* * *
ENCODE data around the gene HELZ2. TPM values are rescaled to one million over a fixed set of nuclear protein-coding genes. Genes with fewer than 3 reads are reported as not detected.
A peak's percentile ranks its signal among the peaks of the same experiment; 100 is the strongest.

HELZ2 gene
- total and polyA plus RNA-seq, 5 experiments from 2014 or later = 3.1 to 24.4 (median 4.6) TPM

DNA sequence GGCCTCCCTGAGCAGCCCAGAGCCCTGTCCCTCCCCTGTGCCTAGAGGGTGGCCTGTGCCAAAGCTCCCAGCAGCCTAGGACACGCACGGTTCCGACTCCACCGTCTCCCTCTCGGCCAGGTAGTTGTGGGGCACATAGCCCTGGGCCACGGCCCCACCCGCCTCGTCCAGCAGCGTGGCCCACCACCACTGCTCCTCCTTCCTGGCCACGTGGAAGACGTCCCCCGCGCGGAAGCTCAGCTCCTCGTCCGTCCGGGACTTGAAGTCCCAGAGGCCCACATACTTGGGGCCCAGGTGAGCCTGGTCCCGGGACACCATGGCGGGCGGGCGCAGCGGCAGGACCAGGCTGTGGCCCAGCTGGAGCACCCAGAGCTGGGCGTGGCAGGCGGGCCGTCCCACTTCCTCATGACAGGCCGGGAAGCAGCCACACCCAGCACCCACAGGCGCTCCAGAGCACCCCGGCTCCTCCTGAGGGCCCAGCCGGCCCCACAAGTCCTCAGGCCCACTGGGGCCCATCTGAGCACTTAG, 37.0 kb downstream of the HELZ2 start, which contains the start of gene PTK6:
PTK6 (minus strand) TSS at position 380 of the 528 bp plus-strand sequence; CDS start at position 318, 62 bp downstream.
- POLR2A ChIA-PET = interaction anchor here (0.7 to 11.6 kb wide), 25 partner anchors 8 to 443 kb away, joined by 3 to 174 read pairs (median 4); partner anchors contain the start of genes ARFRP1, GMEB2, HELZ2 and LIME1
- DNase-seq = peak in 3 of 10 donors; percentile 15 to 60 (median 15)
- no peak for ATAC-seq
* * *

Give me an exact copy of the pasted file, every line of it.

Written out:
ENCODE data around the gene HELZ2. TPM values are rescaled to one million over a fixed set of nuclear protein-coding genes. Genes with fewer than 3 reads are reported as not detected.
A peak's percentile ranks its signal among the peaks of the same experiment; 100 is the strongest.

HELZ2 gene
- total and polyA plus RNA-seq, 5 experiments from 2014 or later = 3.1 to 24.4 (median 4.6) TPM

DNA sequence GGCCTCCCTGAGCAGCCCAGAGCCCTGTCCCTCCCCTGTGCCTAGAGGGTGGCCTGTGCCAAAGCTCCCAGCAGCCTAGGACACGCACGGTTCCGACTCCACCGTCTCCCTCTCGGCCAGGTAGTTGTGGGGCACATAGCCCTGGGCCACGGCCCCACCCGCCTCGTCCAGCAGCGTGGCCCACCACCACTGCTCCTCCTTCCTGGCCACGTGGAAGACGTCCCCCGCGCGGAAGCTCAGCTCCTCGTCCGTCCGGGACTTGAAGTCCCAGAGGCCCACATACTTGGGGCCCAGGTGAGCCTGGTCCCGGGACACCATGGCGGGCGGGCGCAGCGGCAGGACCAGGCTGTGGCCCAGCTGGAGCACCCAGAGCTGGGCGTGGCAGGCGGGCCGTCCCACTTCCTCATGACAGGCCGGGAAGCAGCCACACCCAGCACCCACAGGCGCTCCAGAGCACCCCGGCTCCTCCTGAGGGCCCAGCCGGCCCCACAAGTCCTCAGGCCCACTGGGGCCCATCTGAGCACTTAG, 37.0 kb downstream of the HELZ2 start, which contains the start of gene PTK6:
PTK6 (minus strand) TSS at position 380 of the 528 bp plus-strand sequence; CDS start at position 318, 62 bp downstream.
- POLR2A ChIA-PET = interaction anchor here (0.7 to 11.6 kb wide), 25 partner anchors 8 to 443 kb away, joined by 3 to 174 read pairs (median 4); partner anchors contain the start of genes ARFRP1, GMEB2, HELZ2 and LIME1
- DNase-seq = peak in 3 of 10 donors; percentile 15 to 60 (median 15)
- no peak for ATAC-seq